Bacon Odyssey seeks the best of the pig

GeekDad has launched a great bacon odyssey aiming to try as many bacon flavoured products and bacon recipes as they can lay their hands on. It’s been a heady ride filled with porky goodness. This burger looks sensational.

The series is worth watching.

Why Redeemer Lives

Justin Moffat (another one of my favourite bloggers – his series on things he’s learned about preaching is worth a read) has a list of ten things he observed about Tim Keller’s Redeemer Presbyterian Church during his time in New York (where he worked in a church plant).

Here are my favourite bits from his list:

3. Redeemer seeks to ‘exegete’ the city. They ‘walked the streets’ early on to breathe in and consider the needs, drives and fears of New Yorkers. They didn’t generalise, patronise, or assume that they knew the needs before they began their project. But when they decided, they were specific.
5. They assume that people can be involved in a ‘service project’ (Mercy Ministry) without sacrificing their commitment to the Gospel.
6. They speak in church as though new people and not-yet-Christians are always present.
7. Tim Keller is positive, insightful, and a good example of the new apologetic. He has clearly identified and articulated certain ‘defeater beliefs’, and he systematically goes about answering them.

It’s a useful reflection – though doesn’t touch on the whole theology/idolatry of the city issue (though he teases a future post on the matter in the comments.

I was going to mention this the other day – but didn’t – but dad paid Redeemer a visit once upon a time during a whirlwind visit of the states – and wrote this useful article about Missional Churches (PDF) (back in 2004 before it the buzzword reached zeitgeist status) – he also wrote something about Redeemer that I can’t find on his old, abandoned blog (again in 2004 before blogging was cool – isn’t he such a trendy/geeky dad) … but I’ll keep looking.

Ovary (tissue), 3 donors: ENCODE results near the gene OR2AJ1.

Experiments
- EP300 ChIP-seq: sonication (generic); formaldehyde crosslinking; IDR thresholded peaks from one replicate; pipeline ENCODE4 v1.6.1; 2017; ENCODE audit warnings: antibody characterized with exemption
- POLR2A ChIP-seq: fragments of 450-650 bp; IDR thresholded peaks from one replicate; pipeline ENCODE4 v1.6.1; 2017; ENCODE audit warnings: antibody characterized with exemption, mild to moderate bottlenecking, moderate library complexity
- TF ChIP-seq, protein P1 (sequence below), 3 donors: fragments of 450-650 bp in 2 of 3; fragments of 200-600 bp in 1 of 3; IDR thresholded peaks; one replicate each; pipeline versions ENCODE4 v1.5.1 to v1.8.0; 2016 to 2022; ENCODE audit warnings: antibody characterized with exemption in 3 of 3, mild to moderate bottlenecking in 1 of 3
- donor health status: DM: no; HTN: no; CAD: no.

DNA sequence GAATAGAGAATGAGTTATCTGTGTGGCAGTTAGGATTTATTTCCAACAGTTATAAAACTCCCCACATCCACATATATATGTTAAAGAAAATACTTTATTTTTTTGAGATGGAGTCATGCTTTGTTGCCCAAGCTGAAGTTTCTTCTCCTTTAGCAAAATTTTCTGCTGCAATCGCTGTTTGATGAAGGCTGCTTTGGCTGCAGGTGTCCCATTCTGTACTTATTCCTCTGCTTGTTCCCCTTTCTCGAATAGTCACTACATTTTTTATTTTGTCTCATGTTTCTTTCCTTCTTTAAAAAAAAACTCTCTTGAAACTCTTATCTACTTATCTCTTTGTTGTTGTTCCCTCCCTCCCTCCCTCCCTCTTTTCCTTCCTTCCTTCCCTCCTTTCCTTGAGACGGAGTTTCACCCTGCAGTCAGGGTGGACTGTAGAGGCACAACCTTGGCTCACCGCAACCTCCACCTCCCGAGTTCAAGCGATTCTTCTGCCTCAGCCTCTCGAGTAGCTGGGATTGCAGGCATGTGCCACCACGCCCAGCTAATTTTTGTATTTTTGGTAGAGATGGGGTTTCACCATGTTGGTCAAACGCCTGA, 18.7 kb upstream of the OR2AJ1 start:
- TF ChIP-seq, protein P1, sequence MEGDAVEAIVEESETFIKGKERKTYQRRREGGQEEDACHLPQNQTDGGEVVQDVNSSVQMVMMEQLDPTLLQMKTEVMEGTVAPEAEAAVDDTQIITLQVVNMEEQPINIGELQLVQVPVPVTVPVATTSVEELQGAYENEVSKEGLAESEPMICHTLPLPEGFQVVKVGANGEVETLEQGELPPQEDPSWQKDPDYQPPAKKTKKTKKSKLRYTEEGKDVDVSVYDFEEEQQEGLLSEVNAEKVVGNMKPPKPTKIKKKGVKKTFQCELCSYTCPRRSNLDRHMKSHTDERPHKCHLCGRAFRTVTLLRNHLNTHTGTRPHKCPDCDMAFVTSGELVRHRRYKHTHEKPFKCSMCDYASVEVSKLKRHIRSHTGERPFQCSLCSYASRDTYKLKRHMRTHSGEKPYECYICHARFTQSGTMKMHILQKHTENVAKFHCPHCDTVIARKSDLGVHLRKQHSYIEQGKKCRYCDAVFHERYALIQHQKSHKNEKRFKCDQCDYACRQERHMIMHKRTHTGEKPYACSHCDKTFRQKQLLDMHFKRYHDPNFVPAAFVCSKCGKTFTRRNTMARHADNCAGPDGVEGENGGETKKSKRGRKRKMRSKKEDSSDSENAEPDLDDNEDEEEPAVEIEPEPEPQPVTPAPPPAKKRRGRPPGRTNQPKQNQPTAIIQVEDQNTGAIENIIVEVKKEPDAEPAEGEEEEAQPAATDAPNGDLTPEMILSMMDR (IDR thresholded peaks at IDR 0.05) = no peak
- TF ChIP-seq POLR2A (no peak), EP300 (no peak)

Geek checklist

Continuing the vein of discussion about whether I’m a geek or a nerd (and in fact whether the distinction is necessary) – here’s a list of ten habits of a geek spouse from Wired. And here’s how I fare…
1. Punning.
Guilty as charged. Really, really guilty. I had no idea that this was a geek thing. 1 point.
2. Swearing in Klingon.
Nope. Not interested. Not really interested in sci-fi – but that doesn’t stop me wearing my Star Wars inspired “Milk I am your Father” shirt. 0 points.
3. Weird or over the top ways of celebrating mainstream holidays.
Not that I can think of off the top of my head. I do however celebrate federal budget night with an annual beer and budget celebration featuring only myself (and my wife who is there in presence not spirit). I’ll give myself half a point.
4. Dissecting movies.
I’m not really a movie geek/film buff. In fact I like really stupid movies that would no doubt annoy those who are film geeks. I certainly don’t point out continuity errors or any time a movie breaks natural law. So no points.
5. Wearing obscure geeky t-shirts to “normal places”.
Well yes, I do that. Lots. It shows just how clever you are. If you understand them. It’s like an idiot filter. 1 point.

6. Requiring extra space in the house for geeky things.
Yes. I have a coffee machine that’s more than a metre wide. I have a breadmaker set up on the back patio for roasting coffee, and I have four archaic consoles sitting in our TV unit. 1 point.
7. Geeky toys/decorations can be hard to explain to kids.
Well I don’t have kids. But I can’t imagine explaining why I own a plastic Bob Hawke drink dispenser will be easy. 1 point.
8. Looking up information while a discussion/argument is still in progress.
In the internet age who doesn’t do this? Really? Maybe it is just me. Very, very guilty. Especially when I know I’m right and I’m just doing it to back up my argument. 1 point.
9. Needing to watch certain TV shows ASAP to avoid spoilers.
Well, I actively seek out spoilers at times – just to stay ahead of the curve. But there are times when I guess this could be true. 1/2 a point.
10. Geeky projects that take over the house and whole weekends.
I guess ripping apart a breadmaker to install a switch bypassing the circuit board is pretty geeky. I like little DIY challenges – like the restoration of my coffee machine. 1 point.

Things aren’t looking so good. Lets count up those points. Drum roll.

6 7 out of 10 by my count. I guess that makes me an annoying geek spouse.

Morning is broken

Like Joel, I’m not a morning person. I hate mornings. I hate waking up. I hit snooze three times before I do. I get to work later than my colleagues – some of whom are here before I even wake up. I can’t start the day without a coffee – but that’s the same if I get up after 10am.

The Geek Dad blog at wired.com has a great ten tips for people who struggle to get up in the morning. One of which is to put your alarm over the other side of the room so you get up when it goes off. I’m all for that – especially if it means I take into account the 20 minutes of “snooze” I have every morning and set my alarm later. Here’s why:

“The thing is, snoozing sucks. It’s low-quality sleep that doesn’t leave you feeling restful in any way. My groggy brain is not rational enough in the a.m. to understand this. So there is no alarm on my bedside table.”